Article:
Grant has dedicated his academic and professional career to sustainability. Originally from the UK, Grant has a Bachelor of Science degree in Geography from the University of Manchester. He started his professional career working for municipalities in various roles within Solid Waste teams. His responsibilities ranged from educating residents about how to use their services through communication campaigns, managing the rollout of new programs and ongoing service improvements, and working collaboratively with key stakeholders to align policies. All under the overarching objective of meeting government set targets and goals.

Grant moved to the US in 2016, with his wife, a New Hampshire native. He shifted within the industry from the public sector to private sector, using all his experience to help municipalities and private haulers transform their solid waste services through digital solutions. Grant is a Senior Customer Success Manager at Routeware Inc. and works with clients across North America to realize service efficiency, time and money savings, and a shift towards digitalization and data informed decision making.

Outside of academia and work, Grant has a young family who all enjoy experiencing the splendor of New England’s natural landscape throughout the year. So the future of sustainable practices in the area is something that’s extra important and close to home.


Given technology/equipment that is available today the New Hampshire policy makers should be much more aggressive in setting diversion goals of a minimum of 75% by 2030. It is incumbent on the State to understand the threat of climate change and to take aggressive practical measures to meaningfully reduce carbon emissions associated with waste management. We do not have the luxury of being passive by setting laughably low diversion standards and thinking we have an abundance of time to achieve these inadequate goals.

Duncan P. Watson
(Drewsville, NH)

Duncan currently serves as the Assistant Director of Public Works for the City of Keene, NH, where he has been employed since 1992. He runs the Solid Waste Division which features the largest municipally operated materials recovery facility in the State of New Hampshire. This facility processes upwards of 7,000 tons per year (operated off the grid using a 100% post-consumer biofuel generator that replaced a landfill gas-to-energy generator), a 40,000 ton per year transfer station, an award winning ‘Household Hazardous Waste Collection Facility’, and an organics composting operation.

During his tenure in the Solid Waste Division, the City of Keene was named the best Municipal Recycling Facility in the state and Duncan was awarded “Recycler of the Year” by the Northeast Resource Recovery Association. He serves on the New Hampshire Solid Waste Management Council, NH Solid Waste Task Force, and is a founding member of the Solid Waste Environmental Excellence Protocol standard (SWEEP).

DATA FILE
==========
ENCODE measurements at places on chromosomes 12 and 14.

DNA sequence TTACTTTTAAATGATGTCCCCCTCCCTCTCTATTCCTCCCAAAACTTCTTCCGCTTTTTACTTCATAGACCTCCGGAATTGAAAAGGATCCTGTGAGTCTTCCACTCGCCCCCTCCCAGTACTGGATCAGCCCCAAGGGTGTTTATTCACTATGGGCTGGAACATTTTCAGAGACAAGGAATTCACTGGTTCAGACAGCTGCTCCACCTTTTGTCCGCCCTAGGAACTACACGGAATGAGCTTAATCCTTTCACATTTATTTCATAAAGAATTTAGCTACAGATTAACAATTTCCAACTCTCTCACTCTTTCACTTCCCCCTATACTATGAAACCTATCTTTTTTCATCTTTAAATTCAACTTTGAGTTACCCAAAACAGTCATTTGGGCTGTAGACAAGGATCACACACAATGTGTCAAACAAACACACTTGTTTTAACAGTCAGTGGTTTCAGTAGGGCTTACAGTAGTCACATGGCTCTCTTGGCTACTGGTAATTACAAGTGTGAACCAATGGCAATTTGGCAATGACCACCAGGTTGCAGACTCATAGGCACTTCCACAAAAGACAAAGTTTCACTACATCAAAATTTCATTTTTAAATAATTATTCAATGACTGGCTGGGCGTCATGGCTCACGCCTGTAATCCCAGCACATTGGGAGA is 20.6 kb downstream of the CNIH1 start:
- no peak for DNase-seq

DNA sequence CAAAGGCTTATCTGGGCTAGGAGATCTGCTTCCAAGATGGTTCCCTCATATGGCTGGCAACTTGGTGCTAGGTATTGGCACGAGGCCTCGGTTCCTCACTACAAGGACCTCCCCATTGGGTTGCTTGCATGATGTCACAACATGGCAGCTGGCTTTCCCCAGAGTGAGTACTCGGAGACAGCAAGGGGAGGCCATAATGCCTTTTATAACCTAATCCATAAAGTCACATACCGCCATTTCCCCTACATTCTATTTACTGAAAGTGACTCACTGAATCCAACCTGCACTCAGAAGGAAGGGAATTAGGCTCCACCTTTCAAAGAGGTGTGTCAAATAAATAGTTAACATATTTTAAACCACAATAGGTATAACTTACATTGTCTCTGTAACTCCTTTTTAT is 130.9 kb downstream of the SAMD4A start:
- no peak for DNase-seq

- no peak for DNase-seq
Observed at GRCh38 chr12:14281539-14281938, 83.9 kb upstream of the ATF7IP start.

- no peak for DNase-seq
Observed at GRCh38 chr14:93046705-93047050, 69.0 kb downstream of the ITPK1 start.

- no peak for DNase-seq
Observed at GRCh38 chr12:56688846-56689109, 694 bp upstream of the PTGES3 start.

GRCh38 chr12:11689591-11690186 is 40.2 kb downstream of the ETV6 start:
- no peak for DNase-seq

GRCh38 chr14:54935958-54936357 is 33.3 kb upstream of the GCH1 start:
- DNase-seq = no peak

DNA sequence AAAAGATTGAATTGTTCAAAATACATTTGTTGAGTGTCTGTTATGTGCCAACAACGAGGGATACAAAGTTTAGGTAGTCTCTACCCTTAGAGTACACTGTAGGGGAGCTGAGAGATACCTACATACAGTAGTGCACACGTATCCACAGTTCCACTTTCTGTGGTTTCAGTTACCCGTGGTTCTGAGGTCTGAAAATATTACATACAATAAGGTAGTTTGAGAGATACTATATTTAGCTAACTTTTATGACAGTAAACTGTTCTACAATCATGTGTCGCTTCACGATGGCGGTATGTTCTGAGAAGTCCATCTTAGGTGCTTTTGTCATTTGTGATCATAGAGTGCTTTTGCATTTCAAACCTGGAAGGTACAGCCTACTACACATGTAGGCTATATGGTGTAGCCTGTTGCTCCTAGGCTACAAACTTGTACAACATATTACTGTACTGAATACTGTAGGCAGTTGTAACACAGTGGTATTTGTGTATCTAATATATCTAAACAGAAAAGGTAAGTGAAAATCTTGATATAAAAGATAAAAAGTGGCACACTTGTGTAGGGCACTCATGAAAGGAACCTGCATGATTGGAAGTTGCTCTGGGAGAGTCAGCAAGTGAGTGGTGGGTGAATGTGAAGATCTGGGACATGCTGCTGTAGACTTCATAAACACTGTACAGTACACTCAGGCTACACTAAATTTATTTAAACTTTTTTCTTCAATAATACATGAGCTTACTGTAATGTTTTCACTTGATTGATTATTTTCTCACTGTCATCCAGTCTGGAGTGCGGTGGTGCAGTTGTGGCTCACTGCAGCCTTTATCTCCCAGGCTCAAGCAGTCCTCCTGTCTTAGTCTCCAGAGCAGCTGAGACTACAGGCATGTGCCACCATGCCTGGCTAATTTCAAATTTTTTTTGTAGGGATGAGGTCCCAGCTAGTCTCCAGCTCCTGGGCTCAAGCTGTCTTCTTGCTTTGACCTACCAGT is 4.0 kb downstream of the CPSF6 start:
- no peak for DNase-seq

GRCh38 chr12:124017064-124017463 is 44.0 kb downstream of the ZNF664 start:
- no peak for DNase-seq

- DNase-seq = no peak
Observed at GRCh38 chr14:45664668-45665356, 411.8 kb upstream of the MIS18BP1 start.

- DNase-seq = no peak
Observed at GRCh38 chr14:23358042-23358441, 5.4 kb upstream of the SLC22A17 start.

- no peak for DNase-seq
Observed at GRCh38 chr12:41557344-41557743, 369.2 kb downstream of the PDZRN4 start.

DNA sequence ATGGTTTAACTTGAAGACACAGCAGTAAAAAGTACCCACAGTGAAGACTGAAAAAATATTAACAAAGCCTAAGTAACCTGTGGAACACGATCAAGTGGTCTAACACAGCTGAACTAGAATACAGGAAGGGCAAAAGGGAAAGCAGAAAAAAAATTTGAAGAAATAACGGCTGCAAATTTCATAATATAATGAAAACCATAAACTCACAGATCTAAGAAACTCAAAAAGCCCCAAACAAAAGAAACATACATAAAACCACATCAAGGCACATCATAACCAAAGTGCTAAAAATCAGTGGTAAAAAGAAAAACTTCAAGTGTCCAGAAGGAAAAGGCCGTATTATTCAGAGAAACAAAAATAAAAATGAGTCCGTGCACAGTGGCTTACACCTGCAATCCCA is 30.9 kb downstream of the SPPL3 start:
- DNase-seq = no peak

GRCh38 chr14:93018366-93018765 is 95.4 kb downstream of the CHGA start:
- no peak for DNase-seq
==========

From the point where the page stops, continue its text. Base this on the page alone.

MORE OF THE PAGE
Duncan has a bachelor’s degree in Business from the University of New Hampshire and a Master of Environmental Science degree from Antioch New England University.


My introduction to the world of solid waste was organizing a five-town roadside clean-up on the first Earth Day when I was a junior in high school, and the multiple pick-up loads collected were delivered to my mother’s barn! The Science Club spent April vacation and many weekends thereafter sorting the trash and delivering glass and metal to local recycling venues.

Carol R. Foss, Executive Director
(Penacook, NH)

Carol holds a B.A. in Biology from Colby College, a M.S. in Zoology from the University of Connecticut, and a Ph.D. in Wildlife Ecology from the University of Maine. She currently serves as Senior Advisor for Science and Policy at New Hampshire Audubon, where she is approaching 50 years of employment. Her career has included a combination of field research in conservation science and advocacy for sound environmental policies. Carol sees Collaborative Solid Waste Strategies as an opportunity to help shape the next stage of evolution for solid waste management in New Hampshire.

Long gone are the days when I looked forward to accompanying my father for our Saturday morning trip to the dump. Discarded tires, refrigerators, and just about any and everything was fair game and into the smoldering trash it went. We have come a long way since then, but still have a long way to go.

Clark Corson, Program Director
(Plymouth, MA)

Clark earned B.A. degrees in Political Science and Geography while minoring in Forestry and Wildlife Management at the University of New Hampshire. Following a two-year stint in the United States Army, including one year in Vietnam, he spent 42 years as a lobbyist for the beverage industry. Clark looks forward to working with partners and decision makers to advance practical improvements in solid waste management.

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(603) 568-3790

PO Box 6163
Penacook, NH 03303